These two exercises are performed with normal rest times, sets, reps, and weight. These are not to be screwed with in the name of "ripped abs."
The assistance lifts and the bike/treadmill will be performed ina circuit fashion. For the sake of this article, let's pick fourexercises. The circuit would look something likethis:
Bodyweight Dips: 20 reps
T-Bar Rows: 12 reps
Face Pulls: 20 reps
Barbell Curls: 10 reps
Bike (or treadmill run): 3-5minutes
Repeat the above circuit 3-5 times.
The rest time between exercises is going to be largely based onyour level of conditioning and the weight used on the exercises.Because you're using this part of your workout primarily forconditioning, I wouldn't get wrapped up in the amount of weightused in the exercise (it's assistance work, after all). Make surethat you're using a full range of motion and don't cheat theexercise because you have some spittle on your lips.
Reminder: The bike/treadmill "effort" should not be "all out."To make this very simple, it should be done at a pace that allowsyou to maintain your thoughts and not be grunting and growling yourway to the nearest garbage can.
This is a great option for people that have access to acommercial gym or have a high-end treadmill in their home.
Note: doing treadmill sprints on a low quality treadmill is notadvised. You will break it.
Years ago, I worked with an individual that lived and died bythe Frappier Treadmill and the whole training system, which at thetime involved doing overspeed treadmill training, the 4-way hipmachine, a supine leg press machine, and doing leg curls with amedicine ball – an amazing training program if you like programsthat aren't good.
Lucky for you, the consumer, all these machines wereconveniently sold as part of their total program.
Anyway, this coach used the Frappier Treadmill system with allhis athletes, including golf, tennis, and soccer players. Athleteswere put inside of a harness (like you would put an injured horseinto water therapy) that dangled from above. If the harness wasn'tused, the coach would manually urge the athlete on the treadmill to"keep the intensity up!"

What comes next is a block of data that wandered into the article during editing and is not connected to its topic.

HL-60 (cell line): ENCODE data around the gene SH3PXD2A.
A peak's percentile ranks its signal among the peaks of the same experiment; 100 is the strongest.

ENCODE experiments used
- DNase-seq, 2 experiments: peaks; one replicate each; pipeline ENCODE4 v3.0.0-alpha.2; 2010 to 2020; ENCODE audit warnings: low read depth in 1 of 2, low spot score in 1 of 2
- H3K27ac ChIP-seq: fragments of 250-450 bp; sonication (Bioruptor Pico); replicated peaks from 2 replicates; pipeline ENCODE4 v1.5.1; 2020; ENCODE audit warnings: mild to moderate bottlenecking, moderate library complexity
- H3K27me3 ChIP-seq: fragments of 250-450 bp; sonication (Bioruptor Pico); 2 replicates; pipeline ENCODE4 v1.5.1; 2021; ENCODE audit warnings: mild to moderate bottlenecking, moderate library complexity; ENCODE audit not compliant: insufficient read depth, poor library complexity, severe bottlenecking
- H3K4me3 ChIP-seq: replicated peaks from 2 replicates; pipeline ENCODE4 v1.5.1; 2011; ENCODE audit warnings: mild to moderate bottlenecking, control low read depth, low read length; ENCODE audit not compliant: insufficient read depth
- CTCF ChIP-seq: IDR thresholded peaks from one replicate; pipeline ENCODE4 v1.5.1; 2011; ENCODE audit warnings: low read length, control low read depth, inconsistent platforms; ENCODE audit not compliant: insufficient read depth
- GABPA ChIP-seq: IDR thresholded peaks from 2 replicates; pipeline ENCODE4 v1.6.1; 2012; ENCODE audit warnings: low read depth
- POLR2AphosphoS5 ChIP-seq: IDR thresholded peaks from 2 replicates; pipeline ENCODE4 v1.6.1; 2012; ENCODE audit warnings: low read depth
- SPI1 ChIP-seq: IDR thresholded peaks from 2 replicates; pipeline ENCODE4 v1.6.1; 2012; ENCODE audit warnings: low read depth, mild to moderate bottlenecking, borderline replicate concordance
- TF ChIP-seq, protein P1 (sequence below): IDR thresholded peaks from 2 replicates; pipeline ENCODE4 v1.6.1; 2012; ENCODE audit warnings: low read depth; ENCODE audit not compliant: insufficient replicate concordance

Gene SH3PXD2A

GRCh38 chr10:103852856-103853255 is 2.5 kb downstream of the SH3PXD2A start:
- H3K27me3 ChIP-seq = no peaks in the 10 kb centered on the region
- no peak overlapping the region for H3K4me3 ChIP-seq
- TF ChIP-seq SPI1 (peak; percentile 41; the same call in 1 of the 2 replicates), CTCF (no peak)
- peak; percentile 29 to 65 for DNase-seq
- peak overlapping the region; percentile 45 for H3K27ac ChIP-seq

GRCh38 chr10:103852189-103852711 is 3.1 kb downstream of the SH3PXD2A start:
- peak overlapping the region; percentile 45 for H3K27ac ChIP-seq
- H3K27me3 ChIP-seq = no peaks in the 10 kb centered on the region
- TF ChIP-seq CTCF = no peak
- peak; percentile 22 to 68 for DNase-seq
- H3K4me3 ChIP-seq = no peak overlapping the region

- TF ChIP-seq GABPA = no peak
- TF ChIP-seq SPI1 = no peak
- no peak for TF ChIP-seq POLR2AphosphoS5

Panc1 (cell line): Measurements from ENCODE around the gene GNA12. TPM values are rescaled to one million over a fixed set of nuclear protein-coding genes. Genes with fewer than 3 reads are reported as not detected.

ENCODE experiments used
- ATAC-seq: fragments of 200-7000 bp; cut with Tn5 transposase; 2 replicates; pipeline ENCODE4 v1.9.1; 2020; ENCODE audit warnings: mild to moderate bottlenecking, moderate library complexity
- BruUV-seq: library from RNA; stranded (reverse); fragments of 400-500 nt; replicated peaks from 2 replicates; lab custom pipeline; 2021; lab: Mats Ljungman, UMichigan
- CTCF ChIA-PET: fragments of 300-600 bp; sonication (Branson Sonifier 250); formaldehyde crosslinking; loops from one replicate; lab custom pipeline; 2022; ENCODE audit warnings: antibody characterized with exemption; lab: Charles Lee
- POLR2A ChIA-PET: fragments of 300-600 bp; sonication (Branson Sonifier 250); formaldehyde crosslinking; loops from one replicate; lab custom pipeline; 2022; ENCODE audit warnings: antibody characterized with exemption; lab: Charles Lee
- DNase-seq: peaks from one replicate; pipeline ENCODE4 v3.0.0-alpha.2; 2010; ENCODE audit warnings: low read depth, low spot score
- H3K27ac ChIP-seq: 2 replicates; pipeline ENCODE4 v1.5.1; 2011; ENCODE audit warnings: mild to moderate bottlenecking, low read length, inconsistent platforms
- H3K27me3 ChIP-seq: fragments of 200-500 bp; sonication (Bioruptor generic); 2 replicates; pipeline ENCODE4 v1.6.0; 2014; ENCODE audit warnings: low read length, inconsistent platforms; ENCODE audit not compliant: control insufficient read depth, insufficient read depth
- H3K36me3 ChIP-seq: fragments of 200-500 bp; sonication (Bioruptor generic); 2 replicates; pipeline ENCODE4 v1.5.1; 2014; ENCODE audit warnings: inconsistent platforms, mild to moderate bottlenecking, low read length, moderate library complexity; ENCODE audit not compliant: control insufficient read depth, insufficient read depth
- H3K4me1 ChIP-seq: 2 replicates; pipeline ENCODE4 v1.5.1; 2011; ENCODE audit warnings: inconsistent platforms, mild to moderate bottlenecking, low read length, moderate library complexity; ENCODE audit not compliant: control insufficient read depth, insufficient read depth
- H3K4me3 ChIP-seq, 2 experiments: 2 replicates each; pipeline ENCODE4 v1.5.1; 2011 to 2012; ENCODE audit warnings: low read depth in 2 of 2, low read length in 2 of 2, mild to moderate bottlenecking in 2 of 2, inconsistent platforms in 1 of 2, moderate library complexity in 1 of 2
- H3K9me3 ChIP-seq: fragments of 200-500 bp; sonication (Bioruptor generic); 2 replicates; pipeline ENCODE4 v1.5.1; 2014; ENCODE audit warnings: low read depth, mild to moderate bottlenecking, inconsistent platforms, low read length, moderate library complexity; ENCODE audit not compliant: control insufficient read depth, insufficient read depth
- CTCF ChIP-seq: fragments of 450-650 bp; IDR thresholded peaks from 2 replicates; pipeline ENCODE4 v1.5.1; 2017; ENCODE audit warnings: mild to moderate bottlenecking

As you can imagine, the number of athletes that fell whiletrying to keep up with the treadmill was only exceeded by theamount of eye rolling each athlete did while performing the 4-wayhip machine.
It was also good to see golfers being able to showcase theirworld-class top end speed during critical puttingsituations.
Needless to say, this soured me quite a bit on treadmillrunning. However, if you're in a pinch, or in bad weather, thetreadmill isn't a bad option.
Doing sprints on a treadmill is remarkably easy and requiresvery little thought. Here's a step-by-step process:
Step One: Set the speed on treadmill so that you'reperforming a slight jog. Run for "X" amount ofseconds.
Step Two: Rest "Y" amount of seconds. While resting,increase the speed of the treadmill by a few MPH.
Step Three: After resting, doing another set ofsprints on treadmill.
Step Four: Repeat step two.
Once you get to a speed on the treadmill that you're able tomaintain for the chosen sprint duration, perform "Z" amount ofsprints at that speed.
I use the following sprint durations: 10 seconds, 15 seconds,and 20 seconds. These are changed from workout to workout. Forexample, during one workout I'll do 20-30, 10-second sprints.
Generally, I use a 3:1 rest to sprint ratio. So if I did a10-second sprint, I would rest 30 seconds. I always use an inclinewhen doing treadmill sprints as it's easier on myknees.
The rest times are really up to you and will be based on howgood of shape you're in. If this is the first time you've donethem, take a longer rest period and shorten it over the trainingweeks.
The speed of the treadmill will be based on how fast you are andyour conditioning level. I always use the number of carries afootball running back should get as the number of sprints I shoulddo, so no less than 20 sprints per session.
A word of caution: if you feel like you're going to fall off, get off the treadmill.
It's Your Turn
Like most of you, I like pushing the Prowler, pulling the sled,running hills or doing other manly things outside, all in the nameof being stronger and being in better shape. I like revealing mypants-dropping physique, pale skin and hairy chest to my neighbors,all in the name of strength.
But when the snow is covering the hills and my tax dollars can'tpay for snowplows, you either find a way or an excuse. And now thatI've given you a way, you have no excuse.